Three. (The Beginning)

Dear Danny,

Today is your first day of school. 

Wow, that kind of snuck up on us didn’t it?

It’s been a while since I’ve written you a letter like this.  In the beginning I had intended to write you several times a year – to document and share the ways you were growing, to put it to paper before the hustle and bustle of time pushed the details to the sidelines.  The last letter I wrote was on your second birthday; last month you turned three.  I missed a few months or so. 

It isn’t as though I haven’t tried – I’ve stared down the blank white blinking curser bunches of times – I’ve just never been able to get started. 

This last year has been challenging.
This last year has been amazing.
This last year has been terrifying and exciting and frustrating and beautiful and my words have fallen out from under me before I could get started.   I want to fill in all the gaps eventually but today, I want to tell you the story that led to your first day of school. 

Last year after we lost your Grandpa, after your Daddy started his job, after our lives leveled out and we all took a deep breath, I took you to the doctor for the 2 year old check up that I had been dreading.  You’d had several awful doctors’ appointments in the months leading up to that one and I had no reason to expect that things would go well.  Still, the main reason for my dread was more complicated.  I knew they would be asking me questions about your development – questions that I hadn’t figured out how to answer yet.  By then you were already a mystery to me – simultaneously way ahead of the curve and trailing far behind it.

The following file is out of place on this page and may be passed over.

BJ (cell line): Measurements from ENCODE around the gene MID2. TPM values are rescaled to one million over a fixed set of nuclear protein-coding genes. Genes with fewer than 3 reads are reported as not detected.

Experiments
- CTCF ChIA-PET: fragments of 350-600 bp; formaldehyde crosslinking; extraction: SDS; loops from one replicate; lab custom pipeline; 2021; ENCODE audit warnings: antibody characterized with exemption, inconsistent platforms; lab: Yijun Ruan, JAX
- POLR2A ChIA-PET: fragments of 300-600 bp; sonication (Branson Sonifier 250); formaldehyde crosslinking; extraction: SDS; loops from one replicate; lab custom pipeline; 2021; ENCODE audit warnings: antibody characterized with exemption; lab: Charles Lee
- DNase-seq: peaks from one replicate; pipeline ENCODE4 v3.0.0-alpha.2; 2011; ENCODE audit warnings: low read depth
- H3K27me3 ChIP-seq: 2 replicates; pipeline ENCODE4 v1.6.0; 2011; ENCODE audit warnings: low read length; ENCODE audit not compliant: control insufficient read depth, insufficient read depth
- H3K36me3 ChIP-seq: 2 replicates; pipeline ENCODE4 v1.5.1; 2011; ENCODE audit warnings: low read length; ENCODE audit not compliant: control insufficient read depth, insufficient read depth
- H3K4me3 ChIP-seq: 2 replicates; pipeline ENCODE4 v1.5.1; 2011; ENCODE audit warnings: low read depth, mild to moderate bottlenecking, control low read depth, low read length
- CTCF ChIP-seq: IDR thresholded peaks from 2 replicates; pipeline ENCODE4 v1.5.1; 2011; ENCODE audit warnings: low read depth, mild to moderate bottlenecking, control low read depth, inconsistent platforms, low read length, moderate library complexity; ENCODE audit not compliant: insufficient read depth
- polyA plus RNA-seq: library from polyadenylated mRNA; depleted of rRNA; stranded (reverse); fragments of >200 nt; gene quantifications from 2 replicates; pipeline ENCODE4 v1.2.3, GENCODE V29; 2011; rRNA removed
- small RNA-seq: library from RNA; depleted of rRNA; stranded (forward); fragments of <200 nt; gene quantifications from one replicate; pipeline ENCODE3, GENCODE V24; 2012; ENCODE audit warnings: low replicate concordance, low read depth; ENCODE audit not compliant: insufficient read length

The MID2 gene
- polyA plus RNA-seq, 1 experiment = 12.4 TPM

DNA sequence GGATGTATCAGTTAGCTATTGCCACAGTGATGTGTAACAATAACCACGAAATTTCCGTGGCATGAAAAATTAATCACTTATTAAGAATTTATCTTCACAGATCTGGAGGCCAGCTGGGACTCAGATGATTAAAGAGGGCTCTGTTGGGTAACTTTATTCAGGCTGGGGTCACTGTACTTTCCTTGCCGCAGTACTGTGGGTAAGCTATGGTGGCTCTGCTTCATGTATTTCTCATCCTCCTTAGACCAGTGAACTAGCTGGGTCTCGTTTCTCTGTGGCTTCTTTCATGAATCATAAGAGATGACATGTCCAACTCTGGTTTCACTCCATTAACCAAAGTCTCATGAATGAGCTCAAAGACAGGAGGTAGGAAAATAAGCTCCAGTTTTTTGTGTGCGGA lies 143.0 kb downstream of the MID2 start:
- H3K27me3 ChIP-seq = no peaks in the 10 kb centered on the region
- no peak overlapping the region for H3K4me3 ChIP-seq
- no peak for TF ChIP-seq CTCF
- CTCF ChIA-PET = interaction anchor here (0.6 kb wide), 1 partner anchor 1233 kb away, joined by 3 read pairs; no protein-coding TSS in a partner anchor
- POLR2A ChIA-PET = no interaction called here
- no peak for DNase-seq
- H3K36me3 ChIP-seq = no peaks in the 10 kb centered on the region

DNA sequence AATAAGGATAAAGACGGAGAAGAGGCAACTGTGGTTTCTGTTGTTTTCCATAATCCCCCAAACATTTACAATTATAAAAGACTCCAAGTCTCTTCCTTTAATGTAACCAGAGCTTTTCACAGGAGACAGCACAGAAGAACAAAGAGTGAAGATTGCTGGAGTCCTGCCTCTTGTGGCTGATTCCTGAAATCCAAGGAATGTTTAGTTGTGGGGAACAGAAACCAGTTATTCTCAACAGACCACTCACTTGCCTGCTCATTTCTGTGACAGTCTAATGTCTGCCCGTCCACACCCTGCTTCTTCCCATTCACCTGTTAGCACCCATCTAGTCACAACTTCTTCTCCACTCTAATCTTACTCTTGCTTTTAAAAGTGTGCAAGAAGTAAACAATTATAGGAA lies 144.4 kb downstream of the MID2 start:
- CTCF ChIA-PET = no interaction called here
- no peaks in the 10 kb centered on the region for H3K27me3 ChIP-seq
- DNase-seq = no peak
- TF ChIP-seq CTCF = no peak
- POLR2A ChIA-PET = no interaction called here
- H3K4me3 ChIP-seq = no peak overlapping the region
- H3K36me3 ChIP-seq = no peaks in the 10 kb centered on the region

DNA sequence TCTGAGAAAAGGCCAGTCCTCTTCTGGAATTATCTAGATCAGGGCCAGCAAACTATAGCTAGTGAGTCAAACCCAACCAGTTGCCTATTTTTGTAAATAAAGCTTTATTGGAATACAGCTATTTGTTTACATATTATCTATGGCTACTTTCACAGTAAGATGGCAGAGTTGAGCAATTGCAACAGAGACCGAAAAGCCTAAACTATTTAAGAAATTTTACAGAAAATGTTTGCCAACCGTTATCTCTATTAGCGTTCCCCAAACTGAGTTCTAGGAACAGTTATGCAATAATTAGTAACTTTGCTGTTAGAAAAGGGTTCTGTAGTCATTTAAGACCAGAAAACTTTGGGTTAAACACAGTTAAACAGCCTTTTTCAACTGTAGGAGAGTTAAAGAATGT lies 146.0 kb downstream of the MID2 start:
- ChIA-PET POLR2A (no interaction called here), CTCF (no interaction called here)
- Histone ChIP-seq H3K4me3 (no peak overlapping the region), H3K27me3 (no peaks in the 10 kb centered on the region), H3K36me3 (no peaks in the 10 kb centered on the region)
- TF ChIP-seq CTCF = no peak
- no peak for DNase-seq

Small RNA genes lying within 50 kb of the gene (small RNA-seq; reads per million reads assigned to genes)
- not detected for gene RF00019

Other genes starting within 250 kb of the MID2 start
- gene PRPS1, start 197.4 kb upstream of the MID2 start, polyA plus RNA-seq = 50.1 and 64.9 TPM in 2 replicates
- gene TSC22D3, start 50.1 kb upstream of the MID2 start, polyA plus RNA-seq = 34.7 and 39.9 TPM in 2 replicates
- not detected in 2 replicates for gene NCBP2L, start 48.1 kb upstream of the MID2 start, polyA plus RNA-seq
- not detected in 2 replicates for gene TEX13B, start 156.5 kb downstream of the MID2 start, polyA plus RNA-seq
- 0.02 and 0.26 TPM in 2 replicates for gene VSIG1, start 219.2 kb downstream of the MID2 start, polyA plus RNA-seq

Of course, you were a perfect angel at the appointment.  You followed directions, told the nurse your name was Daniel (the first and only time I’ve heard you say your full name), you told me about the pink scrubs the nurse was wearing and talked to the doctor about the turtle in the waiting room.  When the doctor asked me about my concerns and I told her how worried I was about your speech she practically rolled her eyes while giving me a lecture about how kids develop differently in their own ways and because those words were new to me – the mother of the baby who’d done everything ahead of schedule until now – I believed her.  Your Daddy was a late talker.  No one seemed as worried as me.  I decided to give it until Christmas.